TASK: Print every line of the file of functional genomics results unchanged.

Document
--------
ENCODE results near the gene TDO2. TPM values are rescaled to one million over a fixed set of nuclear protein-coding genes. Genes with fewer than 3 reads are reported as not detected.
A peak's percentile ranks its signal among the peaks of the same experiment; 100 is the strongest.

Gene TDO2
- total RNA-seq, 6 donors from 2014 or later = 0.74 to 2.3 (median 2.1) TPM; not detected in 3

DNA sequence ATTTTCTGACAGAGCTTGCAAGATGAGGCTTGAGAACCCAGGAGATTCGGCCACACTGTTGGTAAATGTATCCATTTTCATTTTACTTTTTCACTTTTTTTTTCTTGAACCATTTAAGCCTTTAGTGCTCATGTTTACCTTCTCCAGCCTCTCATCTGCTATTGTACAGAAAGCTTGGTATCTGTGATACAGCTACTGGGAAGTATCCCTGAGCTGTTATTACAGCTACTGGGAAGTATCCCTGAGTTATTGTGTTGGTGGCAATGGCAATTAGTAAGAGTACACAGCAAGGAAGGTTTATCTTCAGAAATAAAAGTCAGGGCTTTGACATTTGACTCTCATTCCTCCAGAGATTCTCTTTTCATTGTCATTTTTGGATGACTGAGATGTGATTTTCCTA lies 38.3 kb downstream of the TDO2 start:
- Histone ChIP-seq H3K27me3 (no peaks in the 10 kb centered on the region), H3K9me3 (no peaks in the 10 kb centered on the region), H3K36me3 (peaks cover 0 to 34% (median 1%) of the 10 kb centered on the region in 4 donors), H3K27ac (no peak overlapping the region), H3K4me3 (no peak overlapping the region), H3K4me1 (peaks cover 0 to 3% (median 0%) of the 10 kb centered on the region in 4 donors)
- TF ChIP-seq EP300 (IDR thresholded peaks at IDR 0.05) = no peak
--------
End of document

ENCODE results near the gene TDO2. TPM values are rescaled to one million over a fixed set of nuclear protein-coding genes. Genes with fewer than 3 reads are reported as not detected.
A peak's percentile ranks its signal among the peaks of the same experiment; 100 is the strongest.

Gene TDO2
- total RNA-seq, 6 donors from 2014 or later = 0.74 to 2.3 (median 2.1) TPM; not detected in 3

DNA sequence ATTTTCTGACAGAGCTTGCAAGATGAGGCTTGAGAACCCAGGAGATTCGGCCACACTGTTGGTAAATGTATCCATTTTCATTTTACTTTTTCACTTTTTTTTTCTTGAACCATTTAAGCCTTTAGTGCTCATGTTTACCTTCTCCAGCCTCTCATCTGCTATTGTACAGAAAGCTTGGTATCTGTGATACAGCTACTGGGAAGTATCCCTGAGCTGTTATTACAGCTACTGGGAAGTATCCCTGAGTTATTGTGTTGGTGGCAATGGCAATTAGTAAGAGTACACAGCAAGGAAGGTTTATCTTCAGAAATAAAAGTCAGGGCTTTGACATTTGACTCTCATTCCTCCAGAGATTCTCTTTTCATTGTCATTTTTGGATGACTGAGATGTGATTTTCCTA lies 38.3 kb downstream of the TDO2 start:
- Histone ChIP-seq H3K27me3 (no peaks in the 10 kb centered on the region), H3K9me3 (no peaks in the 10 kb centered on the region), H3K36me3 (peaks cover 0 to 34% (median 1%) of the 10 kb centered on the region in 4 donors), H3K27ac (no peak overlapping the region), H3K4me3 (no peak overlapping the region), H3K4me1 (peaks cover 0 to 3% (median 0%) of the 10 kb centered on the region in 4 donors)
- TF ChIP-seq EP300 (IDR thresholded peaks at IDR 0.05) = no peak